My second example revolves around feminism and equality. This one is really very simple: don’t tell people what to do. And, it isn’t always about you. When someone makes a statement pertaining to privilege, it is not necessary to defend your entire sex, as we learned in the #notallmen saga. Even within the feminist movement there are disagreements and discrepancies, as we learned in relation to race. Some people are born with privilege and moving forward is not about defending yourself as an individual, it is about recognising how lucky you are and empowering other people to help themselves. The only reason to combat someone about a gender issue is to try and maintain control over him or her. And that is not an argument in favour of men’s rights, which are only established in order to retain power.

The third example is queer rights. The issue of gay marriage seems like a nonissue to me, however, for many it represents an incredibly important milestone to achieve. And it is not my place to tell these people that they are wrong. It is not society’s job to deny people this practice. The argument that gay marriage will force certain groups to perform rituals that they are not comfortable with is misguided. Every member of society submits his or herself to regulations and when a minority, in this case the queer community, wants to receive the same treatment as the majority, in this case dominant religious groups, the only real antagonism comes from the majority’s fear of losing control. Relinquish control and afford the minority the ability to consent: I do.

My final example revolves around indigenous Australians. Since settlement, that most defining event in our country’s history, when there was nothing but bush, we have declared that we know best: we being the colonisers, the majority. Operating from the point of view that we are infallible in our progress, we have continued to inflict solutions on, what is now, an intricate web of problems. By imposing these so-called solutions we continue to position ourselves in the seat of power, in control, over a population that has not consented to our actions. Instead, in order to truly move forward, we must recognise our position and empower those we perceive to be less fortunate than ourselves in whatever ways they deem necessary.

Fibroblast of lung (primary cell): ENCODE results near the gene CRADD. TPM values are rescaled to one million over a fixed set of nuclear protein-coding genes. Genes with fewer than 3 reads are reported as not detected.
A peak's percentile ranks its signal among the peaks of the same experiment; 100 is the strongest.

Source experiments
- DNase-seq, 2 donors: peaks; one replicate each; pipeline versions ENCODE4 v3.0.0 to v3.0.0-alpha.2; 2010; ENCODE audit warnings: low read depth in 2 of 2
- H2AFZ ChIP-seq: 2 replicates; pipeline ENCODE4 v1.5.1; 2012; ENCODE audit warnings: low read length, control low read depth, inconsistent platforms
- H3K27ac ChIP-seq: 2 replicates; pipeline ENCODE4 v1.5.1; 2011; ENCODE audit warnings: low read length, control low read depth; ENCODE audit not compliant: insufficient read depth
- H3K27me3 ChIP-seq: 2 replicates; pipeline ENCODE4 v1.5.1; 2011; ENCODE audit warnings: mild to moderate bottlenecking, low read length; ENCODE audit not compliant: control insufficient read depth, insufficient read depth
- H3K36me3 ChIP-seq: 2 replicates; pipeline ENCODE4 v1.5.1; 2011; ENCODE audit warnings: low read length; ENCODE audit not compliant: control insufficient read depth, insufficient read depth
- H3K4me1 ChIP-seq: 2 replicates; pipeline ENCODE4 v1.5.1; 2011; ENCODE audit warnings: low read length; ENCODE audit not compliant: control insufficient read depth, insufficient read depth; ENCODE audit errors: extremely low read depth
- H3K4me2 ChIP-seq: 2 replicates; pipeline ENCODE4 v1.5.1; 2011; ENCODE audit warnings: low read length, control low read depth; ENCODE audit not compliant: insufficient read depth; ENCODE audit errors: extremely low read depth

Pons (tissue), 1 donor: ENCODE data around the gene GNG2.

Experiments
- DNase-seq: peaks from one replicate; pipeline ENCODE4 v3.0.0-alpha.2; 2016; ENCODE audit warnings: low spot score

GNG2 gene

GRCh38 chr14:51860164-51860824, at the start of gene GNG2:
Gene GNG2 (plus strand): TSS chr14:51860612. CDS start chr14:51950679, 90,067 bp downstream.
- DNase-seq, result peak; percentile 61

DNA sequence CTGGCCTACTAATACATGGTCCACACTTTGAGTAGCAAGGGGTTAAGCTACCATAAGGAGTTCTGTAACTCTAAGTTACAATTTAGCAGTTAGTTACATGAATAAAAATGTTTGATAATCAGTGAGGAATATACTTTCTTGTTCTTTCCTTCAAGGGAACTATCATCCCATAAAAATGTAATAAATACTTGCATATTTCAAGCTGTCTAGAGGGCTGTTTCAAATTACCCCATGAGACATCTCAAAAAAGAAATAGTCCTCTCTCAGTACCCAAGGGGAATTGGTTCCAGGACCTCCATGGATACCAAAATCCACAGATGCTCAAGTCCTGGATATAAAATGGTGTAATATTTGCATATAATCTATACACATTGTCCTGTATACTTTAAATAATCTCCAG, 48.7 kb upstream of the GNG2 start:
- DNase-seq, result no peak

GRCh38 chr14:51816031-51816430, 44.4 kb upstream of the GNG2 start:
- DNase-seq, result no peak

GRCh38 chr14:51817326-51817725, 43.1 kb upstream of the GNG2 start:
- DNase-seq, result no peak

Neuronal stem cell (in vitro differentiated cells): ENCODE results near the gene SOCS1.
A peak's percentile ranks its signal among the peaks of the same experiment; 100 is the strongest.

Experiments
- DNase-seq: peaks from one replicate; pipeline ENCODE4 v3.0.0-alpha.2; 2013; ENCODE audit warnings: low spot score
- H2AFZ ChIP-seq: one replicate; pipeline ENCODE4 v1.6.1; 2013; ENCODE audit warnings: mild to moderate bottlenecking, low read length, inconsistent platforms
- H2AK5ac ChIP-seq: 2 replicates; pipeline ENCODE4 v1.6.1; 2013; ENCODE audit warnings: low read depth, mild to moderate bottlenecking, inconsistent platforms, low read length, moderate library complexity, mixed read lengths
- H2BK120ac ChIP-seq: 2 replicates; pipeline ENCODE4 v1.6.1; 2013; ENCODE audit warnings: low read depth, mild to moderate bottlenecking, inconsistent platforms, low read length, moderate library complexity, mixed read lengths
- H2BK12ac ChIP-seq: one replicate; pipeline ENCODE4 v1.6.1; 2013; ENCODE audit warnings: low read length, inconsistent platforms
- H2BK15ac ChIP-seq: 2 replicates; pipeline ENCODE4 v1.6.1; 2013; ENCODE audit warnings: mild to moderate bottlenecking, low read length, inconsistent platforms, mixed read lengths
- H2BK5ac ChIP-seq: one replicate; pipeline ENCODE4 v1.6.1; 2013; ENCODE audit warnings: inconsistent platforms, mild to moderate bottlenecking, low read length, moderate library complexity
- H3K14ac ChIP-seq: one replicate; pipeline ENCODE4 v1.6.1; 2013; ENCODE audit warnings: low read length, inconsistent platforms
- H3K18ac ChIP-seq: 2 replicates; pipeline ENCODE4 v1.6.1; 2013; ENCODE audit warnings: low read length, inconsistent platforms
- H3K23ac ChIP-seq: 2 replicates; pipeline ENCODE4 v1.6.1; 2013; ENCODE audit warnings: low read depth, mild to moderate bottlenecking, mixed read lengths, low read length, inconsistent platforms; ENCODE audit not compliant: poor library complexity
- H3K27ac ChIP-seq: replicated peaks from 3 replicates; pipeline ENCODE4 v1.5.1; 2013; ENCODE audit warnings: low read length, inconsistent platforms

Naturally, there are exceptions, and we can debate subtleties; however, I maintain that these exceptions are often ones that prove the rule. Broadly speaking these debates can be understood in terms of control and consent. It should not be our place to defend our privilege for doing so exposes our desire to remain in control. And it is a control often imposed on others without their consent.

Instead, we need to listen, empower and change together. There are no quick-fix solutions to inequality; however, continuing to assert power over one another simply continues to perpetuate the inherent problems within the system. By understanding, educating and adapting, various groups in society can work together, strengthened by their differences, not oppressed by them.